Do I need to a license to be a caretaker?
the Editor, SeniorInsider | Jun 02, 2011
If you have considered becoming a caretaker, you may be wondering whether or not you need a license to do so. As it presently stands, the laws regarding caretaker licensing are all over the map, with no cohesive set of standards and requirements.
As an example, if you want to hold a license to care for the elderly in the state of California, you will need to become a CNA (Certified Nursing Assistant) which will allow you to apply for jobs in nursing homes and rehab facilities as well as caring for the elderly in their own homes. Acquiring such a license in California could render you a job and a higher salary—California expects a nursing shortage which will amount to nearly 50,000 positions this year alone, and many other states are in the same boat.
Caretaker Licensing and Certification
True licensing is generally not required for caretakers who work in the homes of the elderly, however, quite often certification is required. Licensing and certification guides vary widely from state to state, so it’s important that you check your specific state’s requirements. Generally speaking, a certification program for home health aides and caretakers will take from six weeks to three months to complete. In order to become a certified or licensed caretaker in your state, you will need to thoroughly investigate your state’s website regarding such licensing.
The certification program will most likely require you to have a minimum of a high school diploma or GED, to be able to read, write and speak English fluently, to be able to follow written or verbal requests, to lift as much as 40 pounds, and to have reliable transportation and a valid driver’s license in your state. You will need to have up-to-date vaccinations and a clean bill of health prior to enrolling in caretaker training.
Many programs will require you to have a criminal background check and to be fingerprinted in order to become a certified caretaker as well. When checking into possible programs, make sure the one you choose is accredited through the Department of Health Services or the Aides and Technicians Certification Section (ATCS). In order to be state-certified, you will need to graduate from an ATCS accredited program. You will complete certified nurse assistant training first, will complete an additional 40 hours or so of study in order to be a home health aide, and will finally be required to pass an exam.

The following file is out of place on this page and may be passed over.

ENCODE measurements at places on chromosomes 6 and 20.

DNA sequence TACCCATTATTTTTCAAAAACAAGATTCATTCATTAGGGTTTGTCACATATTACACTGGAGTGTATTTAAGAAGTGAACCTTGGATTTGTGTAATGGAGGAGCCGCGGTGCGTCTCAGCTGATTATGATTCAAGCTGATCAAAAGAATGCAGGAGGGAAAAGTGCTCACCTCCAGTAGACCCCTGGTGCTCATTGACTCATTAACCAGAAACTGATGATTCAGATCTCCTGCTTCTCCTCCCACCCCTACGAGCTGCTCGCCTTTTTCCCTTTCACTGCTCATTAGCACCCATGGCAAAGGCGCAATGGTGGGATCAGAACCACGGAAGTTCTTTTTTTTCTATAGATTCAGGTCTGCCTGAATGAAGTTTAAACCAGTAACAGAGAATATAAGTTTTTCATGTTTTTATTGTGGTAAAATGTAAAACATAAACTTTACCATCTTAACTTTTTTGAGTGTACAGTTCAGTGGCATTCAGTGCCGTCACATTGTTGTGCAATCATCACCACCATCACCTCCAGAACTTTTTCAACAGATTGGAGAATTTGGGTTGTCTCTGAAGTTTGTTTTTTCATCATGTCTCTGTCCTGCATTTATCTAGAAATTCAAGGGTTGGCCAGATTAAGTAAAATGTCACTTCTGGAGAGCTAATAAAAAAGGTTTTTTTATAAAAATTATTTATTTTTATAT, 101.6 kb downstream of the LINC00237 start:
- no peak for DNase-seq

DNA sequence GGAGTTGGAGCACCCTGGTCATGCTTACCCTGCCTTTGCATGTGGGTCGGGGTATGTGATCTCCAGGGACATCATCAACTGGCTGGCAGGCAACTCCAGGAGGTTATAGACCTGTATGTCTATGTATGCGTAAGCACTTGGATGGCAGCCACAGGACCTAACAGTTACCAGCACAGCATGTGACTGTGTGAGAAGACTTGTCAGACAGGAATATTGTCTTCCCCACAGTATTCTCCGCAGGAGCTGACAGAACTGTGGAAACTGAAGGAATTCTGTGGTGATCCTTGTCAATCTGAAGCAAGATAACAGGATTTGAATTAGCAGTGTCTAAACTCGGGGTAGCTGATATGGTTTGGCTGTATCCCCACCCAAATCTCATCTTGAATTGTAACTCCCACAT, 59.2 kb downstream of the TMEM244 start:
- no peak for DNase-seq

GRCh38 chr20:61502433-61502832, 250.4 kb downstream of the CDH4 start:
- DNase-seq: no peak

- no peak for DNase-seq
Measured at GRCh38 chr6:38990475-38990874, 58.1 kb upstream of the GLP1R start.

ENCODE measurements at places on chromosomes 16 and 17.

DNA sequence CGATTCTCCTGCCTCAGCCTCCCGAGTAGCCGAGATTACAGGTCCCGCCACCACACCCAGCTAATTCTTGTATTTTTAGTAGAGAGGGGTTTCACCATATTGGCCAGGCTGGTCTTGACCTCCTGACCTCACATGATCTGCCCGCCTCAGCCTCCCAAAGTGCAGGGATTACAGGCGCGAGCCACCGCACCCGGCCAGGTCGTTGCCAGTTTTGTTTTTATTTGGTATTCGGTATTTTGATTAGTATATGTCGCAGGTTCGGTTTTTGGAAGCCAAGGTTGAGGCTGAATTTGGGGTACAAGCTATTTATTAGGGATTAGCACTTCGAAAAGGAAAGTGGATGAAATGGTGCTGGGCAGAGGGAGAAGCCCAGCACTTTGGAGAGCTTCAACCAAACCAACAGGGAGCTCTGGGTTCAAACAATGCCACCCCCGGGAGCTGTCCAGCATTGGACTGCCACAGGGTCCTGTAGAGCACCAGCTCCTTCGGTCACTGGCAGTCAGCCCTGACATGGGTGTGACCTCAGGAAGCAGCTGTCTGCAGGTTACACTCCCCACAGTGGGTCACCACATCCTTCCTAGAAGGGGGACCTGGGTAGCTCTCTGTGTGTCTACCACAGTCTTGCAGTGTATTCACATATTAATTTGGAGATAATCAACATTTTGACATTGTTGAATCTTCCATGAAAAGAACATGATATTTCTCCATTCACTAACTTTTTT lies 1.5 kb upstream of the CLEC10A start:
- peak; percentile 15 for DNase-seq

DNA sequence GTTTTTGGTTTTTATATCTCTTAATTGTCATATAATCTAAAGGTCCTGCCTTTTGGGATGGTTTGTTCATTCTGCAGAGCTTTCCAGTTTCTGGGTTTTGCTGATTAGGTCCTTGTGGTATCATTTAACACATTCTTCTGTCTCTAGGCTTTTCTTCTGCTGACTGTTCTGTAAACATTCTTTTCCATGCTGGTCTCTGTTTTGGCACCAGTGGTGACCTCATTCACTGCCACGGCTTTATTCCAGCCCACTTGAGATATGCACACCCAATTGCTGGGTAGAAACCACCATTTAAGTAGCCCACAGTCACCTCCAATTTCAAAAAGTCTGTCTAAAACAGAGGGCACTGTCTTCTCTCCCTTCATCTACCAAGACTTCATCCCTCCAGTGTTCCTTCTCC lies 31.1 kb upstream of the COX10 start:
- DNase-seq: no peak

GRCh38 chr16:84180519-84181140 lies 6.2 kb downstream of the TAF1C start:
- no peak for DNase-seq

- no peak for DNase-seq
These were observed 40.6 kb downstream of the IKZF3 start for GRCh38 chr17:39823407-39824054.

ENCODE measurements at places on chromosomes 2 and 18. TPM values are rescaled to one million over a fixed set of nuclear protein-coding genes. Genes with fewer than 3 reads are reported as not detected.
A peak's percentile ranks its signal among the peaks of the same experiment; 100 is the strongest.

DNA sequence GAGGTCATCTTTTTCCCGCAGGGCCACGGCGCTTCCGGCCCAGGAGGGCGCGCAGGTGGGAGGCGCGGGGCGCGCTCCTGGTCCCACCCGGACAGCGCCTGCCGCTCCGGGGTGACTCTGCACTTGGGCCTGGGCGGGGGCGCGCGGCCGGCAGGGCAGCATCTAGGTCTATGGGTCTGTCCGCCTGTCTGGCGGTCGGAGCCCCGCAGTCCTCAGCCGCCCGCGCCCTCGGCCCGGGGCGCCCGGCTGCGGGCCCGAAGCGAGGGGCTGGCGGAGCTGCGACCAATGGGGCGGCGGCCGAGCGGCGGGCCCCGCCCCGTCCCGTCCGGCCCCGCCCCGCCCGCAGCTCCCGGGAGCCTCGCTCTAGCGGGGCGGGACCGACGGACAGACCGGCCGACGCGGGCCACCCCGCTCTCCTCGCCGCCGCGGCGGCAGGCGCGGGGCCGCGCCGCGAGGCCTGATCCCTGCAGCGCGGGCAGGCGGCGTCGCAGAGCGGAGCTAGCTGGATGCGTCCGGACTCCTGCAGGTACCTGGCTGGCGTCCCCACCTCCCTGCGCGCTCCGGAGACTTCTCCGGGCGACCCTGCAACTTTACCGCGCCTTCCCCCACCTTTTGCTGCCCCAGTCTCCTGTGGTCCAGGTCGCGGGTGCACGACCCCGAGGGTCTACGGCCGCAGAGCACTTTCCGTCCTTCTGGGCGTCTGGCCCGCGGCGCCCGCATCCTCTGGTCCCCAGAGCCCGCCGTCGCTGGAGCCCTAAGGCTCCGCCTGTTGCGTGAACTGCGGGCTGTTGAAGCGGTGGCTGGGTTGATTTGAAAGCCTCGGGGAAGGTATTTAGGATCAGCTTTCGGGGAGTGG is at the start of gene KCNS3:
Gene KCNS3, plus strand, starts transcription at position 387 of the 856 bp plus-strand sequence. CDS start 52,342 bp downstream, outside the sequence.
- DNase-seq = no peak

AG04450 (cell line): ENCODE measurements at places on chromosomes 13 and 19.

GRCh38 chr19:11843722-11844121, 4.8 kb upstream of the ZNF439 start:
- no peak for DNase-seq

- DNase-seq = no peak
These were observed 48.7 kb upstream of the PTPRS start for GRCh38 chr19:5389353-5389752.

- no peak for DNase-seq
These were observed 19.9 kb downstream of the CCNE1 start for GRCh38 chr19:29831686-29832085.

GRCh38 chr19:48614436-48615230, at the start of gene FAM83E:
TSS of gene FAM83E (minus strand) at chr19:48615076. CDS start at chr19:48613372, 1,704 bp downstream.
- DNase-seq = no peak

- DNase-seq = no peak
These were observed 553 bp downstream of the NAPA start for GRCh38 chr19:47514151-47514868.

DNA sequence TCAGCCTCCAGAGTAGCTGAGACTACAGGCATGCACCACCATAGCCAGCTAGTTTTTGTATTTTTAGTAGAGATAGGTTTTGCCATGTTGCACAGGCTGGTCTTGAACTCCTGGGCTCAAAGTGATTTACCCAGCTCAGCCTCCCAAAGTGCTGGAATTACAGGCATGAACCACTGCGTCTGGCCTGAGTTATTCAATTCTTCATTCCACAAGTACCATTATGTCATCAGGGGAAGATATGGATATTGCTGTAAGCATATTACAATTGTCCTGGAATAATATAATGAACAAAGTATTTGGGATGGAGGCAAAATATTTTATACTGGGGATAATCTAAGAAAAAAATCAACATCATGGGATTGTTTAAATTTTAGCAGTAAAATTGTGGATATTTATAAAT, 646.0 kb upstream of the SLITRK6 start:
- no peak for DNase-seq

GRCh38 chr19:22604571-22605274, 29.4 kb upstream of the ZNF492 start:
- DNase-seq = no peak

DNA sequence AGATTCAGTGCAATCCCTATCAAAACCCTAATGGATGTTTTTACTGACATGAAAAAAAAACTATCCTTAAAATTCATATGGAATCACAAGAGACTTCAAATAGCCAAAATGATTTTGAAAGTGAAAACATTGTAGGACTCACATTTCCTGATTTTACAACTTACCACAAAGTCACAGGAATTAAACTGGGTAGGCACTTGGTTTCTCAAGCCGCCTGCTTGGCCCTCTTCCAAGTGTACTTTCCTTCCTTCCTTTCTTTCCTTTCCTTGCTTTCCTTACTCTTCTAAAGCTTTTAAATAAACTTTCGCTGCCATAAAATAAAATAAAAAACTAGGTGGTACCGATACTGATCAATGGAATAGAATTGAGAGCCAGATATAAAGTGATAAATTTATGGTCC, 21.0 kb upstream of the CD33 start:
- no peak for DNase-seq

Typical Caretaker Tasks
As a caretaker you will not only be responsible for medical tasks, but will likely also have household chores such as light cooking and cleaning as well as personal care tasks such as bathing, dressing, running errands and taking the elderly person on social outings to visit friends and family, or even to church. Grocery shopping may be a part of the duties of the caretaker and even light yard work. In short, you may find yourself performing a very wide array of duties once you become a caretaker for the elderly.
Caretaker Job Opportunities
As of April, 2011, the average salary for a caretaker of the elderly was approximately $23,000. Keep in mind that this figure varies widely depending on where you live, the company you work for—or whether you are an independent home caretaker—as well as your individual experience. Because the largest demographic group in the U.S.—baby boomers—are heading for retirement, they will require more frequent, specialized medical care as they age, therefore you can expect to continue to see growth in the field of home caregivers and nurses for the elderly.
Caretaker Pros and Cons
Becoming a caretaker can offer an incredibly rewarding future, and should you pursue licensing or certification, you are only ensuring you are more marketable and have a brighter job outlook for the future. The benefits to becoming a caregiver of the elderly include the opportunity to really help people as well as the ability to work for different people in different locations. The downside is known as caregiver burnout, and can occur from the stress which naturally accompanies the job. If you learn early on how to look out for yourself while taking care of another, you will likely be a success in this field.